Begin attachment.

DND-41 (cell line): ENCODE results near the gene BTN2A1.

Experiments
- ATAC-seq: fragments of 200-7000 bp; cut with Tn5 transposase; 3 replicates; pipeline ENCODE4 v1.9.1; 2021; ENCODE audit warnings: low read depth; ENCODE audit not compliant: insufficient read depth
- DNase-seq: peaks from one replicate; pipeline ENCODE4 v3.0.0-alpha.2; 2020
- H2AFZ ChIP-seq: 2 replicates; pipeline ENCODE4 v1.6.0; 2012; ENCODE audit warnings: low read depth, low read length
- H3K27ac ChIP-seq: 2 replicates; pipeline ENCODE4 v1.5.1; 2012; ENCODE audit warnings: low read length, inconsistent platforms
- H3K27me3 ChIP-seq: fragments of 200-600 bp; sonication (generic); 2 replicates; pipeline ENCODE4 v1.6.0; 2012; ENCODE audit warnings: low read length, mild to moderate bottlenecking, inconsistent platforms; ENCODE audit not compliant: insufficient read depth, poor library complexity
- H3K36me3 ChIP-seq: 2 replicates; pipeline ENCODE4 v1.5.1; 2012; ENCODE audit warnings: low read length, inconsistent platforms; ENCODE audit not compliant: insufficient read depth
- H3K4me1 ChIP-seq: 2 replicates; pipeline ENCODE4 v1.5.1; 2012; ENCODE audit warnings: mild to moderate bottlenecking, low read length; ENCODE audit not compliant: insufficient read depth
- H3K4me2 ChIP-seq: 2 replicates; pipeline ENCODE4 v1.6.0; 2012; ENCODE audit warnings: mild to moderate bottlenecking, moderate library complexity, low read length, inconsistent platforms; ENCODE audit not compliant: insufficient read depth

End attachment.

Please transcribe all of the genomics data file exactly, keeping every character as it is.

DND-41 (cell line): ENCODE results near the gene BTN2A1.

Experiments
- ATAC-seq: fragments of 200-7000 bp; cut with Tn5 transposase; 3 replicates; pipeline ENCODE4 v1.9.1; 2021; ENCODE audit warnings: low read depth; ENCODE audit not compliant: insufficient read depth
- DNase-seq: peaks from one replicate; pipeline ENCODE4 v3.0.0-alpha.2; 2020
- H2AFZ ChIP-seq: 2 replicates; pipeline ENCODE4 v1.6.0; 2012; ENCODE audit warnings: low read depth, low read length
- H3K27ac ChIP-seq: 2 replicates; pipeline ENCODE4 v1.5.1; 2012; ENCODE audit warnings: low read length, inconsistent platforms
- H3K27me3 ChIP-seq: fragments of 200-600 bp; sonication (generic); 2 replicates; pipeline ENCODE4 v1.6.0; 2012; ENCODE audit warnings: low read length, mild to moderate bottlenecking, inconsistent platforms; ENCODE audit not compliant: insufficient read depth, poor library complexity
- H3K36me3 ChIP-seq: 2 replicates; pipeline ENCODE4 v1.5.1; 2012; ENCODE audit warnings: low read length, inconsistent platforms; ENCODE audit not compliant: insufficient read depth
- H3K4me1 ChIP-seq: 2 replicates; pipeline ENCODE4 v1.5.1; 2012; ENCODE audit warnings: mild to moderate bottlenecking, low read length; ENCODE audit not compliant: insufficient read depth
- H3K4me2 ChIP-seq: 2 replicates; pipeline ENCODE4 v1.6.0; 2012; ENCODE audit warnings: mild to moderate bottlenecking, moderate library complexity, low read length, inconsistent platforms; ENCODE audit not compliant: insufficient read depth